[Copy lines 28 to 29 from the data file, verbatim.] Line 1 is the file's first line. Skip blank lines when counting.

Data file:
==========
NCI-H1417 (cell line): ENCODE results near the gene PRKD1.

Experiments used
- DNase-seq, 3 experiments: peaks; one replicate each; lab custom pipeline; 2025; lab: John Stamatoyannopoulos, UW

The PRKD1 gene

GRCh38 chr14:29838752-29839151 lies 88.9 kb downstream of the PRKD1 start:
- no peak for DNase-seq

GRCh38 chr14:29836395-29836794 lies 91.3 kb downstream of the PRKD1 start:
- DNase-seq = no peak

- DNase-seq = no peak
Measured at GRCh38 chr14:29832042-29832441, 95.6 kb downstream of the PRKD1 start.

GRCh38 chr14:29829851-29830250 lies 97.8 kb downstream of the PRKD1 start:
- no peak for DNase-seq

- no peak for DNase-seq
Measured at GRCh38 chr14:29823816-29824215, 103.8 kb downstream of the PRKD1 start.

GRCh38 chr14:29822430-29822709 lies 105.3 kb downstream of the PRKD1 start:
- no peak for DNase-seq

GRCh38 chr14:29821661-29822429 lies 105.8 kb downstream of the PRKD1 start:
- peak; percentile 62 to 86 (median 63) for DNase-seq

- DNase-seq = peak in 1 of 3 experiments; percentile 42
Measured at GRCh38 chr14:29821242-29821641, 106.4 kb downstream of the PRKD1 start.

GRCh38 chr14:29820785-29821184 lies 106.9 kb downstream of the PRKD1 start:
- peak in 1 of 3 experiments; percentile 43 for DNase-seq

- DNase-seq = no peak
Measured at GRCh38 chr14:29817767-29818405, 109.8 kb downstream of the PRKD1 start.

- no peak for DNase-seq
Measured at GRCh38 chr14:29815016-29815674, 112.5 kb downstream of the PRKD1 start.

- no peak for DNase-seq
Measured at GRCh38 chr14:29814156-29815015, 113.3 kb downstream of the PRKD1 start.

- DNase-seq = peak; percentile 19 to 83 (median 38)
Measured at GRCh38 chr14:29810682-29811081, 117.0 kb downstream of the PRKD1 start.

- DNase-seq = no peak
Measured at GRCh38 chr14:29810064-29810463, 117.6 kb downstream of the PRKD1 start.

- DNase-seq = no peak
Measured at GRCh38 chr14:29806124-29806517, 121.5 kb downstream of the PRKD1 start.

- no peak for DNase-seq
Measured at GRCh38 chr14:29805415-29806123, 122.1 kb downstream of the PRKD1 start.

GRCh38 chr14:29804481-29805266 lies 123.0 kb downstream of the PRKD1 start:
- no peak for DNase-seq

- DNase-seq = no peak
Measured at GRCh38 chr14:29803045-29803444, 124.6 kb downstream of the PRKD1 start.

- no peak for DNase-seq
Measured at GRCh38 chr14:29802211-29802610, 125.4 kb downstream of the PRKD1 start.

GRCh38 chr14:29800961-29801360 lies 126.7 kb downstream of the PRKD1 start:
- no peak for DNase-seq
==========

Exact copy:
Measured at GRCh38 chr14:29814156-29815015, 113.3 kb downstream of the PRKD1 start.

- DNase-seq = peak; percentile 19 to 83 (median 38)